How to Travel with a Cat on a Plane
Do cats like to travel by air? The short answer, of course, is no but sometimes it cannot be avoided. Here are the things you should know about traveling with a cat by plane.
Air Travel Can be Dangerous for Cats
Air travel can possibly lead to oxygen deprivation or heat stroke in animals. Persian cats in particular are susceptible to these effects, as are other animals with "smushed in" faces.
Consider All Alternatives Before Flying
Because flying is so stressful for cats, we recommend taking another option if possible. Driving is generally superior to flying.
Choose an Airline that Will Allow Your Cat in the Cabin
Many airlines will allow you to fly with your cat in the cabin with you, for an additional fee. While most animals flown in the cargo area of airplanes are fine, you should be aware that some animals are killed, injured, or lost on commercial flights each year. Excessively hot or cold temperatures, poor ventilation, and rough handling are often to blame. in either case, you must inform the airline well in advance that you are bringing your cat with you. If you must travel with your animal in the cargo hold, research airlines and select one with a good reputation for animal handling.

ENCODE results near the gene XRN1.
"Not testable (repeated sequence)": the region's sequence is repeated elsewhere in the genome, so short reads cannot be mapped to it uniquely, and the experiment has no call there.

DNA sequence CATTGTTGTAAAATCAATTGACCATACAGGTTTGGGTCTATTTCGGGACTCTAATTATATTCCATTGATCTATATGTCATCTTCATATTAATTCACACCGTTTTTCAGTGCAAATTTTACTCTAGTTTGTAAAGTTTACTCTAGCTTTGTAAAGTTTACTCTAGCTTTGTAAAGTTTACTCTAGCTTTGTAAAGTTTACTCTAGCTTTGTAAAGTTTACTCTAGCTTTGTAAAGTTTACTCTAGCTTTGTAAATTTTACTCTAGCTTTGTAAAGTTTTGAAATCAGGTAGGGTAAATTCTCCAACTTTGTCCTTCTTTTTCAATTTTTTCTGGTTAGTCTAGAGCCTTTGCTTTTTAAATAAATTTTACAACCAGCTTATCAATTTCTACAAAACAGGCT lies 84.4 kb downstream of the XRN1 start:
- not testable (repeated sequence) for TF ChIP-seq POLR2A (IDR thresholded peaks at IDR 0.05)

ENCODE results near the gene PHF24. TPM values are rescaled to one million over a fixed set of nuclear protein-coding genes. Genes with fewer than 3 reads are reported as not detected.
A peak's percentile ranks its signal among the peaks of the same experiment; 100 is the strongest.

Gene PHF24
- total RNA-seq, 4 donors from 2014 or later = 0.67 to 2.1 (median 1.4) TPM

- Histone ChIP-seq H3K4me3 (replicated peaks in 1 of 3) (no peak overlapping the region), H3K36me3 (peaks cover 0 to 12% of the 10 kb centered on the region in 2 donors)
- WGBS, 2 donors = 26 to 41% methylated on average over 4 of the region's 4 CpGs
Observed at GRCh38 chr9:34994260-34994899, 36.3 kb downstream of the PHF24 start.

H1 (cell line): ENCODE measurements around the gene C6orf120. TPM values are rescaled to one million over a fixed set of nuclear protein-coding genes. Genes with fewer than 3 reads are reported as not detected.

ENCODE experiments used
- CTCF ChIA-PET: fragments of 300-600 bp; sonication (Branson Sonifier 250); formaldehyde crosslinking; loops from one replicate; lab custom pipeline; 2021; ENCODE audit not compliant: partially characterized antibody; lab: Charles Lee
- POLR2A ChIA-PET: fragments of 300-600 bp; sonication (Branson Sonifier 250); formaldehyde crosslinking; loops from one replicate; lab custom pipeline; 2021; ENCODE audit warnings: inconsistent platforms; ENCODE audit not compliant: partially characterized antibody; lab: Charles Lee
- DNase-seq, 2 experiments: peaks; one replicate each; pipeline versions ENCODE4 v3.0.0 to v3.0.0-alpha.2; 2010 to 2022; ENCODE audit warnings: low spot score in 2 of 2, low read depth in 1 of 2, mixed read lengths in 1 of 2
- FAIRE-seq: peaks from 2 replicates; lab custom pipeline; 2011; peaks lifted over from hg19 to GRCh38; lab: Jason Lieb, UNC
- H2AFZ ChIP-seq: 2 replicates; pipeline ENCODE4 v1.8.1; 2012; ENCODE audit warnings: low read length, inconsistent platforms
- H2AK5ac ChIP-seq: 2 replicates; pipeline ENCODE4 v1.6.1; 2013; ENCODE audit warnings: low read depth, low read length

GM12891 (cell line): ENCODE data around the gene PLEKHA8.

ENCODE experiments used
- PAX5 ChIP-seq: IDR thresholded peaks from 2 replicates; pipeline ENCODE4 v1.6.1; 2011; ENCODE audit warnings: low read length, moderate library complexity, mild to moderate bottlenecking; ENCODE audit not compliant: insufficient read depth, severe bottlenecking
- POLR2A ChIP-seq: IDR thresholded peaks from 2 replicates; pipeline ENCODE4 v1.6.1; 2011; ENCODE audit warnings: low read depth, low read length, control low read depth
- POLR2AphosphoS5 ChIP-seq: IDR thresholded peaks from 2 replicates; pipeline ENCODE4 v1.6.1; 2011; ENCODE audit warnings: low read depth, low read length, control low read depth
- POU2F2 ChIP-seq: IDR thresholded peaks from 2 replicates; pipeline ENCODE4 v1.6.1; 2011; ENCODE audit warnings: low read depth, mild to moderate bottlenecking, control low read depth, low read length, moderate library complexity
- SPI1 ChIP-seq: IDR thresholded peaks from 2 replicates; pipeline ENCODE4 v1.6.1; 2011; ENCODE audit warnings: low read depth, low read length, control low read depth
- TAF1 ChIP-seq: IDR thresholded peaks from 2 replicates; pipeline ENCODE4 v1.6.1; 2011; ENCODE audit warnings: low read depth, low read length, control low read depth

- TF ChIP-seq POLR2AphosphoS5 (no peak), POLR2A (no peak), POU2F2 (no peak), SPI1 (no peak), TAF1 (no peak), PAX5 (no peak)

If You See Something, Say Something
If you see any mistreatment of an animal by an airline, yours or otherwise, make sure you say something about it! You could save a life.
How to Travel with a Cat on a Train
Some pets and service animals are permitted on many trains. You will have to verify with the railway if pets are permitted on your train journey. If they are, then similar guidelines to traveling with a cat in a car apply. Passengers will be expected to exercise and feed their cat(s) at station stops.
How to Travel with a Cat on a Ship
With the exception of assistance dogs, pets are welcome on only a few cruise lines—and usually on ocean crossings only. Some lines permit pets in private cabins, but most confine pets to kennels. Contact your cruise line in advance to find out its policies and which of its ships have kennel facilities. If you must use the ship's kennel, make sure it is protected from the elements and check on your pet frequently.
Obtain a Veterinary Health Certificate For Your Cat
Many travel destinations have specific health requirements and deadlines you must meet to be able to bring your pet with you. If you have a trip coming up and are taking your pet with you, one of the first things you'll want to do to obtain your pet's health certificate is to contact your vet near Riverside to book an appointment.
Be sure to bring your contact information, your pet's previous records from other veterinary clinics, information about your destination and dates of travel, and a signed rabies certificate and date of microchip implantation, if required to your pet's appointment. Also remember to review the requirements for pet travel to your destination and to contact your airlines.
If you have any questions about cat and dog travel certificates for travel near Riverside and beyond, our team would be happy to address them.
Note: The advice provided in this post is intended for informational purposes and does not constitute medical advice regarding pets. Please make an appointment with your vet for an accurate diagnosis of your pet's condition.